I've been focusing on other areas with my blog, but in the last week of Black History Month I wanted to get a few more posts in about extraordinary individuals in black history. Today, day 25 of Black History Month, I chose to write about Norma Jeane Mortenson. She, advocated and stood up for someone she adored and in doing so, helped open doors for others to follow.
Born Norma Jeane Mortenson this beautiful woman was most famously known as Marilyn Monroe when she legally changed her name is 1956 after she had already become a star.
Monroe idolized Ella Fitzgerald. If asked “Who played an important role in the musical career of Ella Fitzgerald?” you might respond with names like Chick Webb, Louis Armstrong, Norman Granz, and Dizzy Gillespie. The name Marilyn Monroe, however, might not come to mind.
While touring in the ’50s under the management of Norman Granz, Ella, like many African-American musicians at the time, faced significant adversity because of her race, especially in the Jim Crow states. Granz was a huge proponent of civil rights, and insisted that all of his musicians be treated equally at hotels and venues, regardless of race.
"Once, while in Dallas touring for the Philharmonic, a police squad irritated by Norman’s principles barged backstage to hassle the performers. They came into Ella’s dressing room, where band members Dizzy Gillespie and Illinois Jacquet were shooting dice, and arrested everyone. They took us down and then when we got there, they had the nerve to ask for an autograph.” - Ella fitzgerald
Regardless of how first-class her talent was, Fitzgerald still suffered from the same injustices so many minorities faced during the time period. Mocambo, was the premiere nightclub in West Hollywood, refused to allow Ella to perform there because of her race. Ella revealed the story of how a furious Monroe essentially strong armed the club to recognize the error of their ways.
“I owe Marilyn Monroe a real debt…it was because of her that I played the Mocambo, a very popular nightclub in the ’50s. She personally called the owner of the Mocambo, and told him she wanted me booked immediately, and if he would do it, she would take a front table every night. She told him – and it was true, due to Marilyn’s superstar status – that the press would go wild. The owner said yes, and Marilyn was there, front table, every night. The press went overboard. After that, I never had to play a small jazz club again. She was an unusual woman – a little ahead of her times. And she didn’t know it.” - Ella Fitzgerald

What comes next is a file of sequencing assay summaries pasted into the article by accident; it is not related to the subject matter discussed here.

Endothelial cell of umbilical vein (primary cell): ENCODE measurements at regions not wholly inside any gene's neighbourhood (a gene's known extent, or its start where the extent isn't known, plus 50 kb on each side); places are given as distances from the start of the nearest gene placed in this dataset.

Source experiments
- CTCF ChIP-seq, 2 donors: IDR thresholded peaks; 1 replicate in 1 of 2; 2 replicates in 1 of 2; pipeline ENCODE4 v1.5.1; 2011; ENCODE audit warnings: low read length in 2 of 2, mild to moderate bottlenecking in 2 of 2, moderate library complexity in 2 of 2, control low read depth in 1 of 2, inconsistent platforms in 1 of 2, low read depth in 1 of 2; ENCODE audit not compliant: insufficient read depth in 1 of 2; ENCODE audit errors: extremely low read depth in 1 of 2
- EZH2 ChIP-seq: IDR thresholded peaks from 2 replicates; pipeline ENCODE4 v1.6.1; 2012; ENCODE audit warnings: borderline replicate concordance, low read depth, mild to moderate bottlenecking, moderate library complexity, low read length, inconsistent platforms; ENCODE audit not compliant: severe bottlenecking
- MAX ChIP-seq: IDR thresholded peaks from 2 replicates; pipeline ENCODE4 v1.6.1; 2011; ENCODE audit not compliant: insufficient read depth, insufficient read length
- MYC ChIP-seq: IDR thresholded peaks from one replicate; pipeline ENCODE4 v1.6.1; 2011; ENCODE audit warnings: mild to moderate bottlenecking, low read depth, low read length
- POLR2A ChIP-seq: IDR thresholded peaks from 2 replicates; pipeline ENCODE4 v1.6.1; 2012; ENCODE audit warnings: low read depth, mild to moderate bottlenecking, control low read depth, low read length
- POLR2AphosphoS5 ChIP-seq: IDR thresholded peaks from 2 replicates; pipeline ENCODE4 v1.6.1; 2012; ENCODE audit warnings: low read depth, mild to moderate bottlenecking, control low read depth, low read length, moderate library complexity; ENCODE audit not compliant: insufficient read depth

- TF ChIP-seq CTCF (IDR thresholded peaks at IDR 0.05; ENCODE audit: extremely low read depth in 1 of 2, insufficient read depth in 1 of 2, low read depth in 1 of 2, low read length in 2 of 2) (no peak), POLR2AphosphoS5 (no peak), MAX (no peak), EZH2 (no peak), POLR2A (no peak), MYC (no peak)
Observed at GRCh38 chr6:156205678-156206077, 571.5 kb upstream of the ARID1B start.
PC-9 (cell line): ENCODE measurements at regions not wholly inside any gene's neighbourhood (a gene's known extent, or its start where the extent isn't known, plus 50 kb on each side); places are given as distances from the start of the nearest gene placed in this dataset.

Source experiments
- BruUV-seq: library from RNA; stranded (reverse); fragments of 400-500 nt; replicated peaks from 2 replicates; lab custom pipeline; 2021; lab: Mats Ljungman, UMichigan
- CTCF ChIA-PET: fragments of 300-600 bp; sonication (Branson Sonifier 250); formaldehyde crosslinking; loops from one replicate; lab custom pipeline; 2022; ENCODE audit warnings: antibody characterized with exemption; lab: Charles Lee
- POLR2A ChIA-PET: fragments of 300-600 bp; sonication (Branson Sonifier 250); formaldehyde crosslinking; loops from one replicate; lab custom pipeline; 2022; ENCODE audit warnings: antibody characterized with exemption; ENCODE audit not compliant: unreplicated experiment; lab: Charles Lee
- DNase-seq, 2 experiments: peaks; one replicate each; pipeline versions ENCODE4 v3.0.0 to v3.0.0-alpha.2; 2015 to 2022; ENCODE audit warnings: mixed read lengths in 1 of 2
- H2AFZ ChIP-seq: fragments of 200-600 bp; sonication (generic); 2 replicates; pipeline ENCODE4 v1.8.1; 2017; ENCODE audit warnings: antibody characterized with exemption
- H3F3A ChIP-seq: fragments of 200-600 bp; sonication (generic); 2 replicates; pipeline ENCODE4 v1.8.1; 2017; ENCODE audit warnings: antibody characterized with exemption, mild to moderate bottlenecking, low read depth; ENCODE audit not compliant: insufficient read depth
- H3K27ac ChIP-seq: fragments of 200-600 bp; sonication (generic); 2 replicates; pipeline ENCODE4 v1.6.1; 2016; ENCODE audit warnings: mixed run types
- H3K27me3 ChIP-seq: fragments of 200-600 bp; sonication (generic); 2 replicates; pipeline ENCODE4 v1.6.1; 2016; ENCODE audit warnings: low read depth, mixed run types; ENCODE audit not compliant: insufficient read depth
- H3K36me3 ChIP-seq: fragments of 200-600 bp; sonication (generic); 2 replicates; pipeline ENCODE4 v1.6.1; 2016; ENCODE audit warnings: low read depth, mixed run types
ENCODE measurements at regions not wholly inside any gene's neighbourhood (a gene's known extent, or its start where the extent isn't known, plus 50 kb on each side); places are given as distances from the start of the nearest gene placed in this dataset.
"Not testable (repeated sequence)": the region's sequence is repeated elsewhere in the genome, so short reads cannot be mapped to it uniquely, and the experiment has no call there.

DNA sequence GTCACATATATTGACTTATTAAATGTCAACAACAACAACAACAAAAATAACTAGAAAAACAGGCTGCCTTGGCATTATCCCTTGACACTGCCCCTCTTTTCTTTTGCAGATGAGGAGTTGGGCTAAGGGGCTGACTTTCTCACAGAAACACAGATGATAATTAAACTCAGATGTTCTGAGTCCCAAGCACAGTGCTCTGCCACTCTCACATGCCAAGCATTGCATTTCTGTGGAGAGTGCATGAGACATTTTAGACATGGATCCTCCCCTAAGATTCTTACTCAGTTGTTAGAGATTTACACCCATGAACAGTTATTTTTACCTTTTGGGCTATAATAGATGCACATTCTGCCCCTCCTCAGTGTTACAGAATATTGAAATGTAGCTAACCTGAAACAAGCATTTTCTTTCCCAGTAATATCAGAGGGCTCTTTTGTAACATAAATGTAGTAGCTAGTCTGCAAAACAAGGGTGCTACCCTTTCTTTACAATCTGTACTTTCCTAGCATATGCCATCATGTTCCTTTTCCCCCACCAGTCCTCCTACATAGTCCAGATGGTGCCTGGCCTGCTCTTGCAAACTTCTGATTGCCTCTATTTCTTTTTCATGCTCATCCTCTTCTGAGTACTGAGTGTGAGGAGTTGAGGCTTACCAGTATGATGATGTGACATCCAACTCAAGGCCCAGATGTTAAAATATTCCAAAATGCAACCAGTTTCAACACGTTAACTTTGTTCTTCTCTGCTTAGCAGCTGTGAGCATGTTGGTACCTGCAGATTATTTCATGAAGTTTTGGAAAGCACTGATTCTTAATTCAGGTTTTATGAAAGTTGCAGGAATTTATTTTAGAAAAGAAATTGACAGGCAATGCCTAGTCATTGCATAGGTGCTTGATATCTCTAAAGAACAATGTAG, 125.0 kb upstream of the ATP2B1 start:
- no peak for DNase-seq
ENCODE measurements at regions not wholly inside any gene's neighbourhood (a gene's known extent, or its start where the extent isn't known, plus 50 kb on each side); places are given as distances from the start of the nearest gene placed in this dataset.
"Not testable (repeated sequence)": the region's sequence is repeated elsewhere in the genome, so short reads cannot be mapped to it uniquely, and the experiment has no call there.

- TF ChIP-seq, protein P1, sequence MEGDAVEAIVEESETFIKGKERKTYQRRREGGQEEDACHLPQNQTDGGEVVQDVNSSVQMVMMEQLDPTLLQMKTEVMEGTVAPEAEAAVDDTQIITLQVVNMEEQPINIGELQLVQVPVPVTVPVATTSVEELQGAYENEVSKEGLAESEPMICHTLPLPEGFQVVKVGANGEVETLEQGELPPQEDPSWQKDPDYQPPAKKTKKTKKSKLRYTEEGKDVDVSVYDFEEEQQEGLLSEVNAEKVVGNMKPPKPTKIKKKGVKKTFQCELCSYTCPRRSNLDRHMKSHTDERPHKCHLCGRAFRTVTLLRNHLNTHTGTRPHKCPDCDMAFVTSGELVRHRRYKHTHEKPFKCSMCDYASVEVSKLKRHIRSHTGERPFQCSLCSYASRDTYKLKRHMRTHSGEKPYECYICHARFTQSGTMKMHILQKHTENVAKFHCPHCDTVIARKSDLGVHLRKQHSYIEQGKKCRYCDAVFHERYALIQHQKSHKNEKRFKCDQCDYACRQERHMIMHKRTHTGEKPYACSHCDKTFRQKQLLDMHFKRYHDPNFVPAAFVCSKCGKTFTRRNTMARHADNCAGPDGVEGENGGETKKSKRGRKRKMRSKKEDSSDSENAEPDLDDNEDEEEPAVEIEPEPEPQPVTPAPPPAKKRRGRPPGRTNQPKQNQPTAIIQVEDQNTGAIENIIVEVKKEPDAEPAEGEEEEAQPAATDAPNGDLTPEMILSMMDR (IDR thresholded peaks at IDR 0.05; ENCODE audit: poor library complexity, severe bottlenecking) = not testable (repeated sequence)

Ella had an influence on Marilyn as well. Monroe’s singing had a tendency to be overshadowed by dress-lifting gusts of wind and the flirtatious “Happy Birthday, Mr. President,” not to mentions her movies and marriage to Joe DiMaggio. But years prior to the Mocambo phone call, Monroe was studying the recordings of Ella.
In fact, it was rumored that a vocal coach of Monroe instructed her to purchase Fitzgerald’s recordings of Gershwin music, and listen to it 100 times in a row.
Continued study of Ella actually turned Marilyn into a relatively solid singer for about a decade, but again became overlooked as her famous birthday tribute song to JFK in 1962 ends up being the vocal performance that is widely remembered.
The final years of Monroe's life were marked by illness, personal problems, and a reputation for unreliability and being difficult to work with. The circumstances of her death, from an overdose of barbiturates, have been the subject of conjecture. Though officially classified as a "probable suicide", the possibility of an accidental overdose, as well as of homicide, have not been ruled out. In 1999, Monroe was ranked as the sixth-greatest female star of all time by the American Film Institute. In the decades following her death, she has often been cited as both a pop and a cultural icon.
Ella Fitzgerlad put it perfectly by saying that Marilyn was a bit ahead of her time and didn't know it. Despite her less than perfect upbringing, she faced all sorts of adversities and she became an advocate and force to be reckoned with. She opened doors for Ella an musicians like Ella who followed. Marilyn is not black, but, in my opinion, she is definitely worth mentioning during black history month.